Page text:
2. Make friends and tend your female relationships. I was lucky enough to grow up in a female-centric world, where my grandmother reined as matriarch, with my mother, my aunts, and my sisters all swirling around a world that had a few men, like pepper for seasoing, but not many. And while I love the company of men (and myself had two sons I adore), the relationships that sustain us over time are the ones we forge with other women. A good friend makes you laugh, keeps you honest, listens on the other end of the phone for three hours when you have a broken heart. The thing I hear from some readers, however, is “how do I make friends when I’m not in school/work for myself/have retired?” Lots of ways—join a book club, find an agreeable spiritual center, take up a new kind of exercise. Then reach out and be friendly to others. This is a very simple part of the plan, and very scary for some people. What if they are rejected? You might well be. But sometimes, you won’t be, and then you might meet someone who will be a friend.
3. Volunteer somewhere. Anywhere. It helps the world for you to put your hands into solving problems, but it also helps you to be a more grateful and thoughtful person. It’s amazing to me how much angst and fury an afternoon at the soup kitchen can ease. Go where you feel you might make a difference. A woman I know is a court-appointed advocate for children in the court system. Another likes the women’s shelter and I have a bunch of friends who volunteer for dog and cat rescue groups and the Humane Society. I like serving food at the local spiritual community, predictably. You are busy, I get that, but do it anyway.
4. Take the time to make things beautiful when you can. One of my friends is so good at this—everything she does is beautiful. She’ll take the time to scatter some rose petals over a buffet, or serve hard boiled eggs in egg cups. I’m never quite as talented as I’d like on this, but I notice how much pleasure it gives me when I do. So try it. Serve your canned chicken noodle soup in a pretty bowl you picked up at Goodwill, with a cloth napkin. Grow a pot of petunias or a geranium in a pot on your front step, or buy flowers at the grocery store and put them on a vase in your kitchen or beside your bed, or even on the back of the toilet. Take the time to add a pretty bracelet to your workaday outfit. Fold a note on pretty paper and stick it in a child’s lunch box. Cut the sandwich in half and add a slice of orange to the plate. The world might be crazy, but you can make some sanity right in this very minute with small gestures of beauty.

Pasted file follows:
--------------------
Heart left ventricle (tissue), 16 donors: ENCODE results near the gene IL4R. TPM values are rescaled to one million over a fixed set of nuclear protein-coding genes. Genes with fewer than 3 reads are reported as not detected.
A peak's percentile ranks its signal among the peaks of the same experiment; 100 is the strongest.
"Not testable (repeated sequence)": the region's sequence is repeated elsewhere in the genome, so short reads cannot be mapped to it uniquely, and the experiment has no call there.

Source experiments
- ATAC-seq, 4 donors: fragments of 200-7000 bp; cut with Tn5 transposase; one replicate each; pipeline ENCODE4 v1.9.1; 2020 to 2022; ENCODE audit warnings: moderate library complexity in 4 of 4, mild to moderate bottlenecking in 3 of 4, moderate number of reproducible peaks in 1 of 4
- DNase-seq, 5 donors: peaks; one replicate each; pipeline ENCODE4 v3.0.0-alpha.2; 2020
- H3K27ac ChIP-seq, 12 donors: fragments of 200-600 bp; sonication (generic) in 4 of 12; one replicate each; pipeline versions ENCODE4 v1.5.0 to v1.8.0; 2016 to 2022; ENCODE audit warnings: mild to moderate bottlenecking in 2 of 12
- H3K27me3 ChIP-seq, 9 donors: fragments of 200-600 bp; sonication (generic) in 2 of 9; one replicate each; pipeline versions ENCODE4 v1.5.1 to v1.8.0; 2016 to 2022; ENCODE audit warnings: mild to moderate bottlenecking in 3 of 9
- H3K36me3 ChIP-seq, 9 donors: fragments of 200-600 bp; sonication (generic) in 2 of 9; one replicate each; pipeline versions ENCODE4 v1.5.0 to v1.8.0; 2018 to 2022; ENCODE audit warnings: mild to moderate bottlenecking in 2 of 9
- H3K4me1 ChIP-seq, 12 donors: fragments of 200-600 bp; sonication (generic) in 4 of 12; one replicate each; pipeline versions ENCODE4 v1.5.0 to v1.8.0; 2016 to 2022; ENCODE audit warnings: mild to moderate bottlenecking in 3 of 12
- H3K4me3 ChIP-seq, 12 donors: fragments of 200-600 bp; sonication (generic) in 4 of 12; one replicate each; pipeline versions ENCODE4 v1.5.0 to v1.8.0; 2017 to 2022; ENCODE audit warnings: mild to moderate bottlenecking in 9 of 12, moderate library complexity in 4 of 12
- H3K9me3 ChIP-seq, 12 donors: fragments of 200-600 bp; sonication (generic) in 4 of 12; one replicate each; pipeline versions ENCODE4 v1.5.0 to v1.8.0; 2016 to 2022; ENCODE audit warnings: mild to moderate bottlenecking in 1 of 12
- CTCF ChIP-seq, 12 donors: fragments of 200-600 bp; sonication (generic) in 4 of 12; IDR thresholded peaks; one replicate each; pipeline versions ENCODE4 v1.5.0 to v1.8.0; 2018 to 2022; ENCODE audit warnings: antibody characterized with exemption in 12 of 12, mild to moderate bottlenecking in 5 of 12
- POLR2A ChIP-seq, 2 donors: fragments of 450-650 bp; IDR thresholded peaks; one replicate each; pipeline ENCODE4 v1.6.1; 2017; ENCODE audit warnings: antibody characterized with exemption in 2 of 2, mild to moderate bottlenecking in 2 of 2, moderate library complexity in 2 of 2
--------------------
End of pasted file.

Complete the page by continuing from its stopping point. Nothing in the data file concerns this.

5. Make time to learn new things. The brain loves to grow. It just does. Give it material by taking up new pursuits. Maybe you’ve always wanted to sew or take great photos or grow corn or make stained glass. Do it! Take up an instrument, study a language, read about the lands you want to visit and make paper plans to go there. If you find you’re not enjoying it, dump that pursuit and move on. Easy! (You might make a new friend, too.) Last year, I studied cello for awhile and studied Spanish (ongoing). This year, I’m planning an urban farm for my backyard and having a blast. (This week, I built frames out of PVC pipe for my grow lights. Me! I did it myself! It’s true that the ends were crooked because I couldn’t figure out how to cut them straight, but they were stuck into elbows and joints so it didn’t matter anyway.)
Do not regret your life or spend time wishing you could change things. Forgive yourself and others the best you can and keep moving forward. We are who we are because of who we’ve been, and you are pretty amazing just as you are. Just ask P!nk.
Thanks so much Barbara! xoxo, L&L